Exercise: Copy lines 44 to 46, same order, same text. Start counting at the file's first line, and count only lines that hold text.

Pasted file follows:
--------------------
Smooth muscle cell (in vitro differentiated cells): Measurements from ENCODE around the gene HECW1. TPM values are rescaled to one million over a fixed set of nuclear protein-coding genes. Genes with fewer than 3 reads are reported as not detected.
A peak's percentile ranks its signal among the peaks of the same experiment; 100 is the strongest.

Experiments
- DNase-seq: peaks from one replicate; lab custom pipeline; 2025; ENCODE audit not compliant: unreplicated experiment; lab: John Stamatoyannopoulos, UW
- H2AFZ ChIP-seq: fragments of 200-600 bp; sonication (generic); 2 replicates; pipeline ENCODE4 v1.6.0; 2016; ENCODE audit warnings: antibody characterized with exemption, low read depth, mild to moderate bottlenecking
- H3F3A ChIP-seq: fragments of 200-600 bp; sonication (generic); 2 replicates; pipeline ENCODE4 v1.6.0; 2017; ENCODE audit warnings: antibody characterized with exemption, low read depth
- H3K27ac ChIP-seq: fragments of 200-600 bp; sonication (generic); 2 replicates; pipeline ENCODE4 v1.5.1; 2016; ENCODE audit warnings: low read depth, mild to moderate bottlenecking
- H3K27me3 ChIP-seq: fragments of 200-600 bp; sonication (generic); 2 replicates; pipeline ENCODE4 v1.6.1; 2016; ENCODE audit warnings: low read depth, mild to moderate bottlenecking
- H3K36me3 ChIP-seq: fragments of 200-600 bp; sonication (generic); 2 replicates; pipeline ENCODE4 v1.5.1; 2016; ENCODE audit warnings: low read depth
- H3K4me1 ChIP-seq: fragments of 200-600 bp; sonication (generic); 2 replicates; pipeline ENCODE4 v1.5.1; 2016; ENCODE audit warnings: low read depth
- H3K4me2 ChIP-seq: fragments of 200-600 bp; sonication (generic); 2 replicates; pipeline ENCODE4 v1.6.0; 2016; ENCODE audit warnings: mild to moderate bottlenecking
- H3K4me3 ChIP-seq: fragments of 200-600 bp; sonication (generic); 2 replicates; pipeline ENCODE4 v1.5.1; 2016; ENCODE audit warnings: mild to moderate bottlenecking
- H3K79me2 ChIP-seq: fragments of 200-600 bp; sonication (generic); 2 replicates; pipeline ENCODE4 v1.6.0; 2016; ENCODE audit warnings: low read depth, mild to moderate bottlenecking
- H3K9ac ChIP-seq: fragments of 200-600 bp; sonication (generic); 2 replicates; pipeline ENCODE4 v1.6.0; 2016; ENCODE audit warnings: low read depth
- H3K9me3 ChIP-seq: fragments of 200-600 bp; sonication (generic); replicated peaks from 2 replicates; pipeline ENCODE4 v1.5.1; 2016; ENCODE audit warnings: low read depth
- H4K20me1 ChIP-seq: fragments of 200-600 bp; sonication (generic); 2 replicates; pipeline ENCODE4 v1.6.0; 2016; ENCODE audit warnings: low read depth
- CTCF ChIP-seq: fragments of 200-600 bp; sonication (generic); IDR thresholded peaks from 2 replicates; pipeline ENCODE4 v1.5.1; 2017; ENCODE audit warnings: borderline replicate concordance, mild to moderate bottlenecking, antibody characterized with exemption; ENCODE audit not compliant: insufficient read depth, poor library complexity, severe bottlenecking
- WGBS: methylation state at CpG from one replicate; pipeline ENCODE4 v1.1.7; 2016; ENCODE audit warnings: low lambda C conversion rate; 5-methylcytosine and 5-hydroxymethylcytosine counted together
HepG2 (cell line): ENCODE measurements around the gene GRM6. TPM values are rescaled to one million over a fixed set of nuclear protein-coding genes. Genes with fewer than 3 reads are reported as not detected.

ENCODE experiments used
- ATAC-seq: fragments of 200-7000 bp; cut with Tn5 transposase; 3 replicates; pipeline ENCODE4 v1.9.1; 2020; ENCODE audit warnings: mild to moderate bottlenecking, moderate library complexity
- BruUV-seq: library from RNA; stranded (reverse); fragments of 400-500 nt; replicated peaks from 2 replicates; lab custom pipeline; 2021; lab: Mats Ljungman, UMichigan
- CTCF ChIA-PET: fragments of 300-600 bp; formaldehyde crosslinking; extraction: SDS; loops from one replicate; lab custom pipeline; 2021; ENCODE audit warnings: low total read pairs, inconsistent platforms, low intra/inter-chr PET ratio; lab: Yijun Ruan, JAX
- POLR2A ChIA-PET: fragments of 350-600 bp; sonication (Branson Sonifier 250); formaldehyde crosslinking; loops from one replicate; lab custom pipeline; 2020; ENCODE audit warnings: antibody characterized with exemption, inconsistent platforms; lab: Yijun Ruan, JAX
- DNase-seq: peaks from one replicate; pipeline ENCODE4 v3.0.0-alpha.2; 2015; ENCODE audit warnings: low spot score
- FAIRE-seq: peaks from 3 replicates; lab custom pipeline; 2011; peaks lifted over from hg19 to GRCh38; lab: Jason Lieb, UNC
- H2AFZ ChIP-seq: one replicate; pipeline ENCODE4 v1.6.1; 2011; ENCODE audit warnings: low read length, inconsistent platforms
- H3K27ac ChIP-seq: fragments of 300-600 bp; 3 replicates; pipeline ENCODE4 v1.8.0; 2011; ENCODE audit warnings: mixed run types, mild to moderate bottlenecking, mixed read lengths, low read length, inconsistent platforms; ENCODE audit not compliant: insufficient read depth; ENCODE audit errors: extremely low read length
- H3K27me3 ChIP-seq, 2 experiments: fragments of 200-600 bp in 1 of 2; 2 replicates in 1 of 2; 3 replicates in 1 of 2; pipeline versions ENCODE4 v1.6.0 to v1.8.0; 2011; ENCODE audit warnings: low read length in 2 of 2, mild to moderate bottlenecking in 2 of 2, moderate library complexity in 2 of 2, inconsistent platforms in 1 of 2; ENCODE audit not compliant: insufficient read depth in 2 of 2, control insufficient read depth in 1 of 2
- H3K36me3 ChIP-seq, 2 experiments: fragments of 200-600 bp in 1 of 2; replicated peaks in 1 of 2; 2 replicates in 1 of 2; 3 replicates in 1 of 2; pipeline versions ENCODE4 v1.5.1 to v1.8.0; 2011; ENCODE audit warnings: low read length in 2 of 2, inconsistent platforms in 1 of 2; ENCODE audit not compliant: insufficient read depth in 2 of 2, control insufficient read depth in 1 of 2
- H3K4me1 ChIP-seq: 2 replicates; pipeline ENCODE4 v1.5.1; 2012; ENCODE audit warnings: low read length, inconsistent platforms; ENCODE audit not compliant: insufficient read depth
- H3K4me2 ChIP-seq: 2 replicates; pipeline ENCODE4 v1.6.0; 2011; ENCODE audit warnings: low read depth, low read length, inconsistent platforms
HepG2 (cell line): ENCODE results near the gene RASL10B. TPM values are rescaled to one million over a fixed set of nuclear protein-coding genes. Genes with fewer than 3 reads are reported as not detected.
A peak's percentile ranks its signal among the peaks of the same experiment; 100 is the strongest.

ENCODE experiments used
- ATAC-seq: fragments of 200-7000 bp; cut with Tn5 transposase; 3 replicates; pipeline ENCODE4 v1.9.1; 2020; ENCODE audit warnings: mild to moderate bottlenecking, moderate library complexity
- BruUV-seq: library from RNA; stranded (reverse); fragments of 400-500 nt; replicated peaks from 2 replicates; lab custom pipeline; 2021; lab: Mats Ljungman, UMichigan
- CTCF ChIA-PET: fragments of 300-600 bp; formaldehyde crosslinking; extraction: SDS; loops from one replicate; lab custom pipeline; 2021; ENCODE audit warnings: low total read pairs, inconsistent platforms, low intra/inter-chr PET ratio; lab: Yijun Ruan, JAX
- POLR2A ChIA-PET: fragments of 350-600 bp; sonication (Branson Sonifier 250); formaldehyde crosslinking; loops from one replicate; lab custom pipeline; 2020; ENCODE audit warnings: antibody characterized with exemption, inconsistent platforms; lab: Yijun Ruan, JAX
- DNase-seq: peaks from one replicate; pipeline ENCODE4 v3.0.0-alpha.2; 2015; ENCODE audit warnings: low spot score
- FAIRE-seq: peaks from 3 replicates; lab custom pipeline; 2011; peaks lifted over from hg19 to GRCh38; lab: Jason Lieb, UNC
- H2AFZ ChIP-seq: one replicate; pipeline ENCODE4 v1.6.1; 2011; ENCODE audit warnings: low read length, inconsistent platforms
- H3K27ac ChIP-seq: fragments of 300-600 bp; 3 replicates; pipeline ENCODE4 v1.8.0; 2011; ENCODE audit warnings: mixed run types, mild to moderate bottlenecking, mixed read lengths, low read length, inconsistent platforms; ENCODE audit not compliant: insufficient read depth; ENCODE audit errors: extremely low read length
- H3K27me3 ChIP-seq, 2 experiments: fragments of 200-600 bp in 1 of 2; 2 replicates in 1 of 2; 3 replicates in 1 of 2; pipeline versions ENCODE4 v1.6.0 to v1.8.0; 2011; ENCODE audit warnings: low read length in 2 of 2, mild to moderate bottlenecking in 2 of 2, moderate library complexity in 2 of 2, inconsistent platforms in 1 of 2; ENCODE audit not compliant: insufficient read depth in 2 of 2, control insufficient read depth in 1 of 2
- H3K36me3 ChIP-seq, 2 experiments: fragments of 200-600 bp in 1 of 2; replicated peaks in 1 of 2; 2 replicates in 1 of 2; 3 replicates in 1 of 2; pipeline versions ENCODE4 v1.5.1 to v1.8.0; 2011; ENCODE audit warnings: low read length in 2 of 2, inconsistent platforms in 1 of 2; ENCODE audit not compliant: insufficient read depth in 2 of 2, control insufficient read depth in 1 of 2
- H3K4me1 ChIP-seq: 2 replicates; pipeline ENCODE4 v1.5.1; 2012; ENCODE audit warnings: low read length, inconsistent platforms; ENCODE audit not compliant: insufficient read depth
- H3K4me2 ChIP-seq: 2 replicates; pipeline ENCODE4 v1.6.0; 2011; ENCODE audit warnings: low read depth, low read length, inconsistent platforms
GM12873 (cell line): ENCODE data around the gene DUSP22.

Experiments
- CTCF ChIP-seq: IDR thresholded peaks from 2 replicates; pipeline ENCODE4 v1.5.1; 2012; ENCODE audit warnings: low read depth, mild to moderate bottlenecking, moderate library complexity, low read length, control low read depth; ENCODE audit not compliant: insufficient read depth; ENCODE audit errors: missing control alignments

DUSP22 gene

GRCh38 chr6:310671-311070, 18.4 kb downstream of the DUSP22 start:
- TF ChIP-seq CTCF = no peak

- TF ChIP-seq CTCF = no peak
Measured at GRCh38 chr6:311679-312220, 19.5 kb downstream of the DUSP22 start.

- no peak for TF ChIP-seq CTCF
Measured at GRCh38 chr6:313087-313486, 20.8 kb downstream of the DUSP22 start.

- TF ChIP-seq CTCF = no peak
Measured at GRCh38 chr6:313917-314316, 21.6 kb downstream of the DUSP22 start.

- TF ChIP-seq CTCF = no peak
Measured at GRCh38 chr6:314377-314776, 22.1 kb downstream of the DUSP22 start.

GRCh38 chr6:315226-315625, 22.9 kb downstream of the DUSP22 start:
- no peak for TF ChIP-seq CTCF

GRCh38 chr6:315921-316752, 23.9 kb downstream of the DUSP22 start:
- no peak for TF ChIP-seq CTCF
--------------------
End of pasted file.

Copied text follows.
- H3K27me3 ChIP-seq, 2 experiments: fragments of 200-600 bp in 1 of 2; 2 replicates in 1 of 2; 3 replicates in 1 of 2; pipeline versions ENCODE4 v1.6.0 to v1.8.0; 2011; ENCODE audit warnings: low read length in 2 of 2, mild to moderate bottlenecking in 2 of 2, moderate library complexity in 2 of 2, inconsistent platforms in 1 of 2; ENCODE audit not compliant: insufficient read depth in 2 of 2, control insufficient read depth in 1 of 2
- H3K36me3 ChIP-seq, 2 experiments: fragments of 200-600 bp in 1 of 2; replicated peaks in 1 of 2; 2 replicates in 1 of 2; 3 replicates in 1 of 2; pipeline versions ENCODE4 v1.5.1 to v1.8.0; 2011; ENCODE audit warnings: low read length in 2 of 2, inconsistent platforms in 1 of 2; ENCODE audit not compliant: insufficient read depth in 2 of 2, control insufficient read depth in 1 of 2
- H3K4me1 ChIP-seq: 2 replicates; pipeline ENCODE4 v1.5.1; 2012; ENCODE audit warnings: low read length, inconsistent platforms; ENCODE audit not compliant: insufficient read depth